Former Namibian football star Marley Ngarizemo has lost 15 relatives including his father, brother, sister-in-law and an aunt since the third wave of Covid hit the southern African nation last month.
Another six currently are in hospital.
"You do not know whether the world is ending," says the 42-year-old, who played for Namibia at the 2008 Africa Cup of Nations.
"You can compare it to a tsunami, you can compare this to a volcano, you can compare it to genocide. I don't know. It's like there is poison in the water, and every drop you take might have it, or might not have it."
Namibia, which has a population of 2.5 million, currently has the world's highest death rate, at 22 per million people, according to Our World in Data. Tunisia has the second worst rate at 13 and Suriname the third at 10.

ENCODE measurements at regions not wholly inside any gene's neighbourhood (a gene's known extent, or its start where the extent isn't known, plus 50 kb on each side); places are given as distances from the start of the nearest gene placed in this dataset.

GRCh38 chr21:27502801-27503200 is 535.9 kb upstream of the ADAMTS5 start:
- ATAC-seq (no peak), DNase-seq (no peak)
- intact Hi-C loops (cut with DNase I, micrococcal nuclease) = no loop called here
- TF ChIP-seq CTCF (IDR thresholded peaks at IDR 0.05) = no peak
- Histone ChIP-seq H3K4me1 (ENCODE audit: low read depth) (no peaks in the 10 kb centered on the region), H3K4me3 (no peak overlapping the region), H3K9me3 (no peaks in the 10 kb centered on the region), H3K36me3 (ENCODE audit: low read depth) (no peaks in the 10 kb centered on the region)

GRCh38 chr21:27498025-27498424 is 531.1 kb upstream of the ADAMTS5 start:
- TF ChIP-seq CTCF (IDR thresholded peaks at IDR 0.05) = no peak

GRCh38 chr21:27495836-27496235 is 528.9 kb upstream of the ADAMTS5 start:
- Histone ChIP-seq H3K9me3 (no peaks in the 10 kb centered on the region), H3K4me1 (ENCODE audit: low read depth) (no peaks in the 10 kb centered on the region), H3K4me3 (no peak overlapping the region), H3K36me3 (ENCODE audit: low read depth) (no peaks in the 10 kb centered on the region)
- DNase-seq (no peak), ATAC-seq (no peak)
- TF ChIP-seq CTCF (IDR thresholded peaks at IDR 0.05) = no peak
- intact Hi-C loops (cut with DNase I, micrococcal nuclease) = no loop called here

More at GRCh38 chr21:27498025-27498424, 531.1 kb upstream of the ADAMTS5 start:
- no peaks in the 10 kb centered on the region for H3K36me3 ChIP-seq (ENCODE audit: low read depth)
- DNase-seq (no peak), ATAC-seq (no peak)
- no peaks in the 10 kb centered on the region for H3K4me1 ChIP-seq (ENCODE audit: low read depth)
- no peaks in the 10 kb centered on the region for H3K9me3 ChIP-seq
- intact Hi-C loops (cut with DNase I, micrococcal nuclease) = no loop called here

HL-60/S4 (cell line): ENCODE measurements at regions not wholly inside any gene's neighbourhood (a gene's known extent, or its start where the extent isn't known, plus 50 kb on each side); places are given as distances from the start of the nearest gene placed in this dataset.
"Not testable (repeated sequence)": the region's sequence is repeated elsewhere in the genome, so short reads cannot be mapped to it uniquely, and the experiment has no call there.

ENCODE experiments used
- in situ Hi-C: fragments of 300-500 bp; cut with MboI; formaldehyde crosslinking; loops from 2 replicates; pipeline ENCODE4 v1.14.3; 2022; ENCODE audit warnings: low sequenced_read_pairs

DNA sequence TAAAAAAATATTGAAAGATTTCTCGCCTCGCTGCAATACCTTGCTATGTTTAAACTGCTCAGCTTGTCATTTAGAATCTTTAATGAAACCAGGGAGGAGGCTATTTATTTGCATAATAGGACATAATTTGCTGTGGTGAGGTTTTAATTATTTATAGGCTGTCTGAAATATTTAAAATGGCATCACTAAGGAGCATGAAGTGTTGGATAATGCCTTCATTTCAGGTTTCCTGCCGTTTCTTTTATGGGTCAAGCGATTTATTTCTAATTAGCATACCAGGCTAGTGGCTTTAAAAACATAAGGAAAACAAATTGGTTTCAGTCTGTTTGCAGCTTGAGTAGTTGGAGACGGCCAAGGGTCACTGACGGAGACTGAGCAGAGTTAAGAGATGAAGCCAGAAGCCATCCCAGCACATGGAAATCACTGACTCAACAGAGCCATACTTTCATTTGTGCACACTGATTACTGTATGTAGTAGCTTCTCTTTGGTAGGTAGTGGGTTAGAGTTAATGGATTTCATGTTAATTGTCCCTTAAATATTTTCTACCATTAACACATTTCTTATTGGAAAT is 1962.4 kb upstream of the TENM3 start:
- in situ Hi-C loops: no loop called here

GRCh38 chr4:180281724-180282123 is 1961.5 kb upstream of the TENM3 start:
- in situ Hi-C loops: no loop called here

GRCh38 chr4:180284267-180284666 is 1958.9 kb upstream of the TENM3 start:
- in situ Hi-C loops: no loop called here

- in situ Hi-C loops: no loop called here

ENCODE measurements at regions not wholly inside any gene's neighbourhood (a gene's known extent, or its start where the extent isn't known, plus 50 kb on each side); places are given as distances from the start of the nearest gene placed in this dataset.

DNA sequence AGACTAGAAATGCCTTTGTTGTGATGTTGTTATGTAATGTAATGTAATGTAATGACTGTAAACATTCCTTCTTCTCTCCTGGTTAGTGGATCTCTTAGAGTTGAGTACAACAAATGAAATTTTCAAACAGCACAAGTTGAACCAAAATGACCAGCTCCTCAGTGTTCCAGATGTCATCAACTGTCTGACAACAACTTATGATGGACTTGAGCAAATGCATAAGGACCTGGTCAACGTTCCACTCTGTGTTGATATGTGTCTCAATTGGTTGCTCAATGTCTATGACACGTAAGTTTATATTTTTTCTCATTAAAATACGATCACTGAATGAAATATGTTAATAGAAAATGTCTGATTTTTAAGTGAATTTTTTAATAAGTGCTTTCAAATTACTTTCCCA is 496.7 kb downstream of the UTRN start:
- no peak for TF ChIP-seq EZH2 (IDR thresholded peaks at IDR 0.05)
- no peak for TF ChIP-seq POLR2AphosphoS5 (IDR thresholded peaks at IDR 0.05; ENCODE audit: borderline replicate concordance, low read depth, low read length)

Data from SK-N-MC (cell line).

To help cope with the continuing rise in cases, the government has built makeshift hospitals to accommodate patients. But even with those, health facilities and healthcare workers cannot keep up.
Not only are the number of sick Namibians rising, but so are the number who need to be treated in hospital.
The new isolation centre at the main hospital in the capital, Windhoek, is an unassuming building.
It looks like it was dropped into the middle of the car park.